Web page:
A cluster of zebra mussels.
DP MOLLOY, New York Times
Zebra mussels trouble the waters of Detroit Lakes
- Article by: Kim McGuire
- Star Tribune
- June 28, 2014 - 1:49 AM
Zebra mussels have been discovered in Lake Melissa, the first confirmed sighting of the invasive species in the Detroit Lakes area, one of Minnesota’s most popular summertime destinations for boaters and anglers.
A citizen discovered the mussels this week while gathering shells on the south end of the Becker County lake, the Minnesota Department of Natural Resources (DNR) said Friday.
“We’re extremely pleased that this discovery was reported so quickly and with such detail,” said Barry Stratton, the southern district manager for the DNR’s ecological and water resources division. “The report included specific location information and photos that allowed us to respond immediately to the exact spot.”
Department staffers, lake residents and county officials have been on the lookout for zebra mussels in the Detroit Lakes area for years. In 2011, the tiny striped mussels were found in Pelican Lake, about 10 miles downstream from the new infestation.
That discovery amplified efforts to educate lake visitors about the damage done by zebra mussels, which filter nutrients from lake water, leaving it clearer but with less food for fish and other native aquatic species. They are prodigious hitchhikers, adhering to the sides of boats, personal watercraft and heavy equipment.
“I always tell people it’s not just boats you have to be careful about,” said Tera Guetter, Pelican River Watershed District administrator. “If you have lake property, you’d better know where all your equipment has been used before you set it in the water.”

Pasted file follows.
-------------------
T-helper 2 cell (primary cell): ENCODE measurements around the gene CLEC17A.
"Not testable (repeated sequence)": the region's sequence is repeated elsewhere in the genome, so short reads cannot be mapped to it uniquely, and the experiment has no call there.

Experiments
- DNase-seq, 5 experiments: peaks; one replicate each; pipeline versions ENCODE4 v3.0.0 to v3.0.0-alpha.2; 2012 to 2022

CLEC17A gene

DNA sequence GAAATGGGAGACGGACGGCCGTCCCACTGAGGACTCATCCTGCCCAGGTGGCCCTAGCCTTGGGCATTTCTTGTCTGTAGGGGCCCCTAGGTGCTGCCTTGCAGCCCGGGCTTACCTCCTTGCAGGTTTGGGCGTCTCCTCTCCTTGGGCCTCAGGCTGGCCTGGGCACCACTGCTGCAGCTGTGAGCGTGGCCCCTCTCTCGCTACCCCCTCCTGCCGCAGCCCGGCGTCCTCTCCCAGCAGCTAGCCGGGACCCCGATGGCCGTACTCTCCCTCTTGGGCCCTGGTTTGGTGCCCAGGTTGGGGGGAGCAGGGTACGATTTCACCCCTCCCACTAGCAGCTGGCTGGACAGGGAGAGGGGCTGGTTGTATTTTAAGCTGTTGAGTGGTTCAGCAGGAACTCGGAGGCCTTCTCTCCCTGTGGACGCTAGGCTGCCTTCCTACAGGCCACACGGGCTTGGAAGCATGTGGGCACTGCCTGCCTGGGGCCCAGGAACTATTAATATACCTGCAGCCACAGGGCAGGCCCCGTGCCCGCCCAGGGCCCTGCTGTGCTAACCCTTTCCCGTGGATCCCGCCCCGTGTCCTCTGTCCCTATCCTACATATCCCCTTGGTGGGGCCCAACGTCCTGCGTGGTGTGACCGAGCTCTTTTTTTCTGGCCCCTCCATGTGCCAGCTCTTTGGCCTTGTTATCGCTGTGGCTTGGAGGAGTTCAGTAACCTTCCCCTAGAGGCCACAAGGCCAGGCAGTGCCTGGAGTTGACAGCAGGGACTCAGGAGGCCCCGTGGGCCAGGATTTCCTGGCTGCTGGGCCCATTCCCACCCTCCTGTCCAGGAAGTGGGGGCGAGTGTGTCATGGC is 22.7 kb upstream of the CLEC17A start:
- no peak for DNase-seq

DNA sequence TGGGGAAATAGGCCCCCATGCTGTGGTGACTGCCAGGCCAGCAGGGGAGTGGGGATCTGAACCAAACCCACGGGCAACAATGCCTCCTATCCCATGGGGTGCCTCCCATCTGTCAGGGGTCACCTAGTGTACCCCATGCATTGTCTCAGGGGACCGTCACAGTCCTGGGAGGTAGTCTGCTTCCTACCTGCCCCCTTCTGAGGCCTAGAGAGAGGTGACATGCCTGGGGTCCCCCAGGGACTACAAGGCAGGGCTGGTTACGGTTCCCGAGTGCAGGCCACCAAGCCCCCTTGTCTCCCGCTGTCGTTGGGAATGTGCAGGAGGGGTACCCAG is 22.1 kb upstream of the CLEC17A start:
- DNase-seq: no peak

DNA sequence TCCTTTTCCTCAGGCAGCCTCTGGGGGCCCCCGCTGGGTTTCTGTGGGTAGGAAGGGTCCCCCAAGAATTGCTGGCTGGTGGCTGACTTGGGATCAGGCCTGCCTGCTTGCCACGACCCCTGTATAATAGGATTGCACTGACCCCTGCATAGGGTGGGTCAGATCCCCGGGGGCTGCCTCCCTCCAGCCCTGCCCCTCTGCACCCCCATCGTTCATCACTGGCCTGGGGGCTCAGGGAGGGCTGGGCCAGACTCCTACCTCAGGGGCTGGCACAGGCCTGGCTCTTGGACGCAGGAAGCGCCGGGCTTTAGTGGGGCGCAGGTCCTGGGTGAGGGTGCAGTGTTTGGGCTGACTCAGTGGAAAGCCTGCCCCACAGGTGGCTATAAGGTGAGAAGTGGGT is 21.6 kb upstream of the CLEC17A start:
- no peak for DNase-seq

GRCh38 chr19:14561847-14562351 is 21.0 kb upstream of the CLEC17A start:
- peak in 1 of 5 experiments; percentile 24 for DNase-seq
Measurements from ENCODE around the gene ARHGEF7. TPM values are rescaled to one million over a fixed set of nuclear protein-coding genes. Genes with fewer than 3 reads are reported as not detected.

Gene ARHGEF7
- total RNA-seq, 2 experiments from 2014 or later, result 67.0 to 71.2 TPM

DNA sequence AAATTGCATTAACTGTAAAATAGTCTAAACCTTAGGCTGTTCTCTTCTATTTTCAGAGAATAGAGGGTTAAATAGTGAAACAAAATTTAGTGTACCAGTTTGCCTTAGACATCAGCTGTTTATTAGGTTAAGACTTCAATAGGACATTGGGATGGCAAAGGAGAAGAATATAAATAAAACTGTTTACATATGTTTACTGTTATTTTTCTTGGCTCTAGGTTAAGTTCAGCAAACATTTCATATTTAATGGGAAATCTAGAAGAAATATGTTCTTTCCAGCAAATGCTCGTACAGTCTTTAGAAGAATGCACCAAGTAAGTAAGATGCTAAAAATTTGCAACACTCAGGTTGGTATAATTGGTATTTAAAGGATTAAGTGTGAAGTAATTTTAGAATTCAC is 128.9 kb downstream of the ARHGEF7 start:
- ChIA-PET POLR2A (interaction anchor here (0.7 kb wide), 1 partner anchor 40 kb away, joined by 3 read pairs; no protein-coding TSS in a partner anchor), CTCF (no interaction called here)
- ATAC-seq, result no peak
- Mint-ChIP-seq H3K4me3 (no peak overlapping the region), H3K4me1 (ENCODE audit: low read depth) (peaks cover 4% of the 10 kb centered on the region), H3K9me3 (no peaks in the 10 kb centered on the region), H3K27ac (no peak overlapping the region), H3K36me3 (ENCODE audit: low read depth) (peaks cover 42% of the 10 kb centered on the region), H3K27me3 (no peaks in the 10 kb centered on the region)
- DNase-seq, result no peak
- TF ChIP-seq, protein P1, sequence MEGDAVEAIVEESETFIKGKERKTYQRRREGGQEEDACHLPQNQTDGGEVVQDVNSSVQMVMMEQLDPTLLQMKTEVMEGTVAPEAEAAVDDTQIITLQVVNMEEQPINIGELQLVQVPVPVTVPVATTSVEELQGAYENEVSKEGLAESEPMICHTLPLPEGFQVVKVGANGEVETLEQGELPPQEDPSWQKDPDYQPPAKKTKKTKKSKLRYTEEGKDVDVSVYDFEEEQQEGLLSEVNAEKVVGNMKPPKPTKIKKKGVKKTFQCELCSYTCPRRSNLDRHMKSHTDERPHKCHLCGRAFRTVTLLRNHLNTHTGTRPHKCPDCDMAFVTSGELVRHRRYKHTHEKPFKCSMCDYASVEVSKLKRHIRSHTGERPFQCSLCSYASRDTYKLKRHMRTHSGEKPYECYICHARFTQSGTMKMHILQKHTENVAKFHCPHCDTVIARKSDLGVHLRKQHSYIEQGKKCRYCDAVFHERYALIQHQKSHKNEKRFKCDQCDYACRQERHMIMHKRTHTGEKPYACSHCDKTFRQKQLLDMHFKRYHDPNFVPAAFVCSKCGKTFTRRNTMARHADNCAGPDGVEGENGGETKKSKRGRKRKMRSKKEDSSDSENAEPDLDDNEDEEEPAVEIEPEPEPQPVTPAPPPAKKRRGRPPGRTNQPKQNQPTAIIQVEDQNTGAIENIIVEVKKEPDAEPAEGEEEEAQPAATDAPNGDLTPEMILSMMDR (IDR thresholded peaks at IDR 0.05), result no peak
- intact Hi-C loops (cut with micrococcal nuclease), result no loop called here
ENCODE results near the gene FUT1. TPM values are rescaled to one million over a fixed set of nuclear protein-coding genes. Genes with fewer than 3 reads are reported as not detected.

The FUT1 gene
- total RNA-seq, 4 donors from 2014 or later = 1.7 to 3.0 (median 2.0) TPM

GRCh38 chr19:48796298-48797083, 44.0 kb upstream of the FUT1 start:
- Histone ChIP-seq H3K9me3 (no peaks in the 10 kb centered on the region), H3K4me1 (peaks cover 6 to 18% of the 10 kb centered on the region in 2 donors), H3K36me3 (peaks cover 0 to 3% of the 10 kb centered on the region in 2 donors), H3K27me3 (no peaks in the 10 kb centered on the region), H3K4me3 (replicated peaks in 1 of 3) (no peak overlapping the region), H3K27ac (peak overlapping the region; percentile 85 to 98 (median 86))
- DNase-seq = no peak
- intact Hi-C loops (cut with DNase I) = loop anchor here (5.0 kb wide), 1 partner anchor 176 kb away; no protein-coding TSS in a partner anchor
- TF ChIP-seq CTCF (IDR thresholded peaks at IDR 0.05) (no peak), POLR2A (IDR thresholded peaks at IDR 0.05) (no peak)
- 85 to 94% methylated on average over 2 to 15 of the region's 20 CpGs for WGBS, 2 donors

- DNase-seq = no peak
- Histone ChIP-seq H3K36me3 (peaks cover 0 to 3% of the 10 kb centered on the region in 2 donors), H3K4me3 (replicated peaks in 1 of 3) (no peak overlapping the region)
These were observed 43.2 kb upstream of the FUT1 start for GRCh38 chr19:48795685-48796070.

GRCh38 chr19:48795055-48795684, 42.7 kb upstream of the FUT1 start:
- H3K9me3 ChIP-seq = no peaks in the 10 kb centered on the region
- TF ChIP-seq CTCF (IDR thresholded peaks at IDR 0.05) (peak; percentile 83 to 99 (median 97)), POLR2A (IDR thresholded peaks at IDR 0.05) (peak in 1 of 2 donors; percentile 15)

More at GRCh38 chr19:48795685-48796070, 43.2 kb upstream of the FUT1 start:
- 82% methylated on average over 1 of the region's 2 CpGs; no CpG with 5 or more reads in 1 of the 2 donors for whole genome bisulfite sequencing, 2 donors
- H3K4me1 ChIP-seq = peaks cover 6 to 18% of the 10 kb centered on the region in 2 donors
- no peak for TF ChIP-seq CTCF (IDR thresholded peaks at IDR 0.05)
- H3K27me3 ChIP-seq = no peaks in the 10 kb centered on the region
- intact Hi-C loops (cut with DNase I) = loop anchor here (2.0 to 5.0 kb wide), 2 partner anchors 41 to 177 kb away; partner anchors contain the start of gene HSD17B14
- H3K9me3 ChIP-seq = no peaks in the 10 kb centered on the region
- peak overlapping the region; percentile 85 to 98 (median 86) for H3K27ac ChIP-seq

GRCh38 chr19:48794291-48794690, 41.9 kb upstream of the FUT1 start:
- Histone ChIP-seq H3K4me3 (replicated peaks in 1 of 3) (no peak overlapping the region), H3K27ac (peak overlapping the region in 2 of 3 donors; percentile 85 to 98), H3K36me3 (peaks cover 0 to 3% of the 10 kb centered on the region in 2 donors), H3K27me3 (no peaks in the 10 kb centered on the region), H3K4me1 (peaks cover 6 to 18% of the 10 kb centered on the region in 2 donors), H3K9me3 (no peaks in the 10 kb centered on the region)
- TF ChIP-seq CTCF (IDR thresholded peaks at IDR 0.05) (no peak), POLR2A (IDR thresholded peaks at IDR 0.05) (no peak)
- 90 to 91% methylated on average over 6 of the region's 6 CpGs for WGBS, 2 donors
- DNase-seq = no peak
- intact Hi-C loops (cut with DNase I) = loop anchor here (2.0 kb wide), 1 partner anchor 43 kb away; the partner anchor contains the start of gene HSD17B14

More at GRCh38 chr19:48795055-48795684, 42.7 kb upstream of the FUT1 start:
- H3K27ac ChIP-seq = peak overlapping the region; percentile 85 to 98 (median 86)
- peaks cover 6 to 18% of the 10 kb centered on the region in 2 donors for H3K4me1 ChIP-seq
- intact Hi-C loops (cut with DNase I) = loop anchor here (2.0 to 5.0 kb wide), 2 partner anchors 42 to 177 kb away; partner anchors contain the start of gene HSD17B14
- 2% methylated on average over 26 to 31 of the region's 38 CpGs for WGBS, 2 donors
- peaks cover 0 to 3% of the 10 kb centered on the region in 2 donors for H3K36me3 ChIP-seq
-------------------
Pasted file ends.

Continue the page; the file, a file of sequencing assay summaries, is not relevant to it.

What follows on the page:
Zebra mussels were first found in Minnesota in Duluth-Superior Harbor in 1989. Natives of Eastern Europe and western Russia, they were probably transported in the ballast water of oceangoing freighters.
Since then, they have spread throughout the Great Lakes and Mississippi River watershed, as well as to numerous inland lakes and streams in nearly two dozen Minnesota counties. Infested waters include popular lakes in the Brainerd area, Lake Mille Lacs, Lake Minnetonka and Minnehaha Creek.
Following the discovery this week at Lake Melissa, DNR staffers searched Lake Sallie, which is upstream of Melissa, but found no zebra mussels. Mill Pond was also searched, but there were no signs of the aquatic invader.
Nonetheless, Mill Pond and Minnow Pond will both be designated as infested, and signs will be posted warning lake visitors about the threat of zebra mussels.
Becker County has also temporarily closed the tram at Dunton Locks County Park between Lake Sallie and Muskrat Lake to help prevent the spread of zebra mussels.
Stratton said the Lake Melissa discovery will cause education and inspection efforts in the Detroit Lakes area to be intensified. Searches for zebra mussels will also continue on Lake Sallie and Muskrat Lake.
Gov. Mark Dayton signed a tax bill in May that provides an additional $10 million per year to help local governments combat invasive aquatic species, including zebra mussels.
Becker County will receive about $140,000 of that money this year and $319,000 next year, Guetter said.
“While no one wants to find zebra mussels, obviously this money couldn’t have come at a better time,” she said.
Kim McGuire • 612-673-4469
© 2014 Star Tribune